Katie has been doing a lot of LEGO play lately.  Hannah and Jack have been watching Star Wars stuff together, and Hannah and Brianna have been watching Marvel stuff together, so Katie's been doing her own thing a bit more.  I'm really happy to see her creativity blossom with LEGOs.  This piece is a van.  She also did quite the house recently.

This is actually one of 3 parts to the house.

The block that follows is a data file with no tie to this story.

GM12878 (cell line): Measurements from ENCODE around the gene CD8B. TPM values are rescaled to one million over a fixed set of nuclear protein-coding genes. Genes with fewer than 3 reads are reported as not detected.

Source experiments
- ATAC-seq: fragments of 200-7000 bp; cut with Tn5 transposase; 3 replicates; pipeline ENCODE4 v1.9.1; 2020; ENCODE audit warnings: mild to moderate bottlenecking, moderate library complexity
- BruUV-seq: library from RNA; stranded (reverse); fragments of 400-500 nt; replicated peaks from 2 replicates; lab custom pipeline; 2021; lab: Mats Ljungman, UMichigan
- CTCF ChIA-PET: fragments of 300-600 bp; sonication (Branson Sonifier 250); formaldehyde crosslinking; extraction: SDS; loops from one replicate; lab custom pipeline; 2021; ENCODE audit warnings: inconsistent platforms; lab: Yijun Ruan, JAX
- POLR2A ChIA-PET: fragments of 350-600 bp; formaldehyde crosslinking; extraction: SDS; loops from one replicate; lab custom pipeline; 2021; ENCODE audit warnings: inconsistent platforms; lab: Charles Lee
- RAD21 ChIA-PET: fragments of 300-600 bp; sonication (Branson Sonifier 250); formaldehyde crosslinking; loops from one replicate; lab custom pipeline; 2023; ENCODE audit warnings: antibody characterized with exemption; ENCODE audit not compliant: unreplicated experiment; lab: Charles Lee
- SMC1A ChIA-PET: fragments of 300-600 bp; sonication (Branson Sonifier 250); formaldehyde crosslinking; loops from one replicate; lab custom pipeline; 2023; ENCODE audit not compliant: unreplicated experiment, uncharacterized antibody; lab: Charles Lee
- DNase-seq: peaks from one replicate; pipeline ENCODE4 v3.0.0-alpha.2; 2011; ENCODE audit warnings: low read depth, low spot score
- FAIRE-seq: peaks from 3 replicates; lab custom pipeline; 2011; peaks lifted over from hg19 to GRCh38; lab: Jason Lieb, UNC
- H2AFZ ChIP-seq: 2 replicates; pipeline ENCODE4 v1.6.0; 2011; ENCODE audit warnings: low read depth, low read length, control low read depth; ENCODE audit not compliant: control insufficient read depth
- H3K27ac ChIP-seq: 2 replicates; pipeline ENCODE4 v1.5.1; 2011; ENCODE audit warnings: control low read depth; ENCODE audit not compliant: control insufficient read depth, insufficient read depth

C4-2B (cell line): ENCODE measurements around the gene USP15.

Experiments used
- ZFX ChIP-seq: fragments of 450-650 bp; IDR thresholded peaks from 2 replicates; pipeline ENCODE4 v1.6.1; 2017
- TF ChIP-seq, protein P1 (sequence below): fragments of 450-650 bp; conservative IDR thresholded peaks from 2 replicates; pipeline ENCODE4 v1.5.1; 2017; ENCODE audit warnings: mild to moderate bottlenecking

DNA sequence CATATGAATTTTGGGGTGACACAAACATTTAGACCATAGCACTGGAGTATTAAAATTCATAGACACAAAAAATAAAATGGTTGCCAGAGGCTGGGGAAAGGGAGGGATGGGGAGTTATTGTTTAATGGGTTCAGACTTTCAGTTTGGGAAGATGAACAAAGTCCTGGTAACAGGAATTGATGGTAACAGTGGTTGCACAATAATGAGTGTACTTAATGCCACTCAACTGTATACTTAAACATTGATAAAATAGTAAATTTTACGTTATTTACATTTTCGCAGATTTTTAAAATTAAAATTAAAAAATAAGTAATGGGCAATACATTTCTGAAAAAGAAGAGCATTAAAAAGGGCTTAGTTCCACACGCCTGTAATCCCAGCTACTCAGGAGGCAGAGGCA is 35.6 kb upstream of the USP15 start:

Remember Push-ups ice cream treats?  We got a couple boxes of them recently and used empty TP tubes to make the plastic parts into little cars. 

Colored pencil, marker, washi tape.  

And the obligatory Father's Day coloring page. 

Lots of morning light coming through, even with the blinds closed, sorry.  The girls got a new Lego set as part of "respite at home" from an adoption group.  It was great fun for them to receive a new toy just because. 

COVID-19 numbers are spiking here, and I'm really feeling like we'll be homeschooling in the fall.  I spent some time planning things out yesterday, and I'm starting to get excited about it!